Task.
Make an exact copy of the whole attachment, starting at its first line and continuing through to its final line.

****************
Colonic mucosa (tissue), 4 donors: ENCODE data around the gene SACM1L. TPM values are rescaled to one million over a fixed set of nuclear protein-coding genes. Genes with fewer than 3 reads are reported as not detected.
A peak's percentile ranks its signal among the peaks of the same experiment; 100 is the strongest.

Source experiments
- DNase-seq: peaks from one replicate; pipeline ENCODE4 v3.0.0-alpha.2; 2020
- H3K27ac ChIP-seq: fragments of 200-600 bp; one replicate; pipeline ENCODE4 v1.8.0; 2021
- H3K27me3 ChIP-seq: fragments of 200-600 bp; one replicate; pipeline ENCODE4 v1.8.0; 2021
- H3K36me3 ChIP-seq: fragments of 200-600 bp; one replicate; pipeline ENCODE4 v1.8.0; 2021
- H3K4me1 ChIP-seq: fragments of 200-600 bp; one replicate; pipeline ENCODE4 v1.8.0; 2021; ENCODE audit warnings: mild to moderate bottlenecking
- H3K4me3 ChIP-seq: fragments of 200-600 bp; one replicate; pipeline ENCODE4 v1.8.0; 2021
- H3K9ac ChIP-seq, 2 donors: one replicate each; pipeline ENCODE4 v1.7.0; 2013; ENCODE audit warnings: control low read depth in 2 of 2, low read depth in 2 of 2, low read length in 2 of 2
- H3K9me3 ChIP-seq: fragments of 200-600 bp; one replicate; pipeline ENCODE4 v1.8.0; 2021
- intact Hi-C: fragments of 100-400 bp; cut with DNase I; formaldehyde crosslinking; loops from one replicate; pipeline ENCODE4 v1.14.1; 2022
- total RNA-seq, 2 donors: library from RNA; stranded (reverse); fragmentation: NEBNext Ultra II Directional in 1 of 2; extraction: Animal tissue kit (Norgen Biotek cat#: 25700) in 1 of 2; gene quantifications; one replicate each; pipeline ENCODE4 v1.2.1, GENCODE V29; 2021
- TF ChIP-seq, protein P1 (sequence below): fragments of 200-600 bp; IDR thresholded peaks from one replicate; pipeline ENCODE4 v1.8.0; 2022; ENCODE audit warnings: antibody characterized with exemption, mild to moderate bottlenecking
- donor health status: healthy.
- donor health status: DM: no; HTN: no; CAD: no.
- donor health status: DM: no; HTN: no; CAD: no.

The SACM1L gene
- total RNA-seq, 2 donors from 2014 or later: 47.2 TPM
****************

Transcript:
Colonic mucosa (tissue), 4 donors: ENCODE data around the gene SACM1L. TPM values are rescaled to one million over a fixed set of nuclear protein-coding genes. Genes with fewer than 3 reads are reported as not detected.
A peak's percentile ranks its signal among the peaks of the same experiment; 100 is the strongest.

Source experiments
- DNase-seq: peaks from one replicate; pipeline ENCODE4 v3.0.0-alpha.2; 2020
- H3K27ac ChIP-seq: fragments of 200-600 bp; one replicate; pipeline ENCODE4 v1.8.0; 2021
- H3K27me3 ChIP-seq: fragments of 200-600 bp; one replicate; pipeline ENCODE4 v1.8.0; 2021
- H3K36me3 ChIP-seq: fragments of 200-600 bp; one replicate; pipeline ENCODE4 v1.8.0; 2021
- H3K4me1 ChIP-seq: fragments of 200-600 bp; one replicate; pipeline ENCODE4 v1.8.0; 2021; ENCODE audit warnings: mild to moderate bottlenecking
- H3K4me3 ChIP-seq: fragments of 200-600 bp; one replicate; pipeline ENCODE4 v1.8.0; 2021
- H3K9ac ChIP-seq, 2 donors: one replicate each; pipeline ENCODE4 v1.7.0; 2013; ENCODE audit warnings: control low read depth in 2 of 2, low read depth in 2 of 2, low read length in 2 of 2
- H3K9me3 ChIP-seq: fragments of 200-600 bp; one replicate; pipeline ENCODE4 v1.8.0; 2021
- intact Hi-C: fragments of 100-400 bp; cut with DNase I; formaldehyde crosslinking; loops from one replicate; pipeline ENCODE4 v1.14.1; 2022
- total RNA-seq, 2 donors: library from RNA; stranded (reverse); fragmentation: NEBNext Ultra II Directional in 1 of 2; extraction: Animal tissue kit (Norgen Biotek cat#: 25700) in 1 of 2; gene quantifications; one replicate each; pipeline ENCODE4 v1.2.1, GENCODE V29; 2021
- TF ChIP-seq, protein P1 (sequence below): fragments of 200-600 bp; IDR thresholded peaks from one replicate; pipeline ENCODE4 v1.8.0; 2022; ENCODE audit warnings: antibody characterized with exemption, mild to moderate bottlenecking
- donor health status: healthy.
- donor health status: DM: no; HTN: no; CAD: no.
- donor health status: DM: no; HTN: no; CAD: no.

The SACM1L gene
- total RNA-seq, 2 donors from 2014 or later: 47.2 TPM